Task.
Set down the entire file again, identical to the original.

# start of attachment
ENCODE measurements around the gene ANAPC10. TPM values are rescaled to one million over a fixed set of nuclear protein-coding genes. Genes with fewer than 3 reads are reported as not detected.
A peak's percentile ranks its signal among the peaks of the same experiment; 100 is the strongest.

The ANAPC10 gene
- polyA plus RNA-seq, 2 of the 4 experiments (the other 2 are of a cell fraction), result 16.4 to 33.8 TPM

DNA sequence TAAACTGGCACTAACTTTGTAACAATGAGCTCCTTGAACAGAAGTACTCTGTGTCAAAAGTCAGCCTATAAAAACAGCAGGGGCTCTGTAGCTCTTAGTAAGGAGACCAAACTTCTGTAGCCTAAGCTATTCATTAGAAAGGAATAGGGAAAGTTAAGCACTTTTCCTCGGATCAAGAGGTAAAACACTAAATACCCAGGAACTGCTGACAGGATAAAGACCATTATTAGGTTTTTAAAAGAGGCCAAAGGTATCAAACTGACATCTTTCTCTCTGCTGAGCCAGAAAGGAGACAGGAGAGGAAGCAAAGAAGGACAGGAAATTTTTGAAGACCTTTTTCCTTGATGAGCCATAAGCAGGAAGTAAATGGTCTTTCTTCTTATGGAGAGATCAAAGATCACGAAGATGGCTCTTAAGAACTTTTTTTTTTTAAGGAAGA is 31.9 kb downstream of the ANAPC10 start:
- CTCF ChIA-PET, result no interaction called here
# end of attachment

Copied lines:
ENCODE measurements around the gene ANAPC10. TPM values are rescaled to one million over a fixed set of nuclear protein-coding genes. Genes with fewer than 3 reads are reported as not detected.
A peak's percentile ranks its signal among the peaks of the same experiment; 100 is the strongest.

The ANAPC10 gene
- polyA plus RNA-seq, 2 of the 4 experiments (the other 2 are of a cell fraction), result 16.4 to 33.8 TPM

DNA sequence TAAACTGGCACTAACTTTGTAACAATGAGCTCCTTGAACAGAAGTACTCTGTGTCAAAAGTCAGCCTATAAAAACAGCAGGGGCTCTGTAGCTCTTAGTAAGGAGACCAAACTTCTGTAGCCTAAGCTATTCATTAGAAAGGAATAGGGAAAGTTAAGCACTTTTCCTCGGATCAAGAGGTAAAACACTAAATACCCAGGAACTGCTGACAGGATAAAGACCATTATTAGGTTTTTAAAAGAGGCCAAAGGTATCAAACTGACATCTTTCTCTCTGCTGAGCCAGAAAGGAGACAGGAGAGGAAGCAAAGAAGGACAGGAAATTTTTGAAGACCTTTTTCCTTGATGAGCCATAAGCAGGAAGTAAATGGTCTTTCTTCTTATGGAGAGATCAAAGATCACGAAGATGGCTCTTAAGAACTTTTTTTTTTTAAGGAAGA is 31.9 kb downstream of the ANAPC10 start:
- CTCF ChIA-PET, result no interaction called here